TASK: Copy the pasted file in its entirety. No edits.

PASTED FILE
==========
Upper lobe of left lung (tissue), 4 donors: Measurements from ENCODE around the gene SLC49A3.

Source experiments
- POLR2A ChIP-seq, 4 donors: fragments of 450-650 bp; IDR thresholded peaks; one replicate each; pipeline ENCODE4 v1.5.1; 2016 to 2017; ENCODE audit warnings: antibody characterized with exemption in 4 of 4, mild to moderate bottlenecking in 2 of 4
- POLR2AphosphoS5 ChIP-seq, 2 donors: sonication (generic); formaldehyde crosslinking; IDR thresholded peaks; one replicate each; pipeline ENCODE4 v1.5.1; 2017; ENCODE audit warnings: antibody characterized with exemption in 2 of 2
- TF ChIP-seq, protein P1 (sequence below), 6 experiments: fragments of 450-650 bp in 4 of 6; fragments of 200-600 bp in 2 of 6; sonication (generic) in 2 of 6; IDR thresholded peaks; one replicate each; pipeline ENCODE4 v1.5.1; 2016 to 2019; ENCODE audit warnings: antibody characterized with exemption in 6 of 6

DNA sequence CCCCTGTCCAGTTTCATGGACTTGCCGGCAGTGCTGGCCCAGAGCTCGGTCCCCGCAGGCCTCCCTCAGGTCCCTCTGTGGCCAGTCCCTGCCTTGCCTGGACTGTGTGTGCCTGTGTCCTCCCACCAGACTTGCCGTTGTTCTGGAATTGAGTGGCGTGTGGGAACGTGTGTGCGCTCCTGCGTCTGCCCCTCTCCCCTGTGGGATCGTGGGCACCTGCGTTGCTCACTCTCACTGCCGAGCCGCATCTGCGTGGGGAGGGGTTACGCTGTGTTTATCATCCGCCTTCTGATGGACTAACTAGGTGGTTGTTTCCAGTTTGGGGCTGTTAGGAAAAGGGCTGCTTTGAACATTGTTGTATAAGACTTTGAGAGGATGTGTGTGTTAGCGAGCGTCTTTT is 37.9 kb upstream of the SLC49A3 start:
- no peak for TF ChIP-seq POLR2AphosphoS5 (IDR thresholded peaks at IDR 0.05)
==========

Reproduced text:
Upper lobe of left lung (tissue), 4 donors: Measurements from ENCODE around the gene SLC49A3.

Source experiments
- POLR2A ChIP-seq, 4 donors: fragments of 450-650 bp; IDR thresholded peaks; one replicate each; pipeline ENCODE4 v1.5.1; 2016 to 2017; ENCODE audit warnings: antibody characterized with exemption in 4 of 4, mild to moderate bottlenecking in 2 of 4
- POLR2AphosphoS5 ChIP-seq, 2 donors: sonication (generic); formaldehyde crosslinking; IDR thresholded peaks; one replicate each; pipeline ENCODE4 v1.5.1; 2017; ENCODE audit warnings: antibody characterized with exemption in 2 of 2
- TF ChIP-seq, protein P1 (sequence below), 6 experiments: fragments of 450-650 bp in 4 of 6; fragments of 200-600 bp in 2 of 6; sonication (generic) in 2 of 6; IDR thresholded peaks; one replicate each; pipeline ENCODE4 v1.5.1; 2016 to 2019; ENCODE audit warnings: antibody characterized with exemption in 6 of 6

DNA sequence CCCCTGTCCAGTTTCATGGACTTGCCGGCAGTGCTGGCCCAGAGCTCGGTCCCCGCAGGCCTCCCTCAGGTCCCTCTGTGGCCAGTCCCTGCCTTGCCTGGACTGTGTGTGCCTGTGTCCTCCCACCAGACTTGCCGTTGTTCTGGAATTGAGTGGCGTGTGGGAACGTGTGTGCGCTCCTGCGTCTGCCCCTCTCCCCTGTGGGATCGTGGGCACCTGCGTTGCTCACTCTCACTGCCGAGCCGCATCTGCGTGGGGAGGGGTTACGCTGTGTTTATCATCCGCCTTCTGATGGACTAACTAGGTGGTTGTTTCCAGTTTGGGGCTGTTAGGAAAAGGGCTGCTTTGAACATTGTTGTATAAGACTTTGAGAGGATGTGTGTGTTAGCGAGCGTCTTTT is 37.9 kb upstream of the SLC49A3 start:
- no peak for TF ChIP-seq POLR2AphosphoS5 (IDR thresholded peaks at IDR 0.05)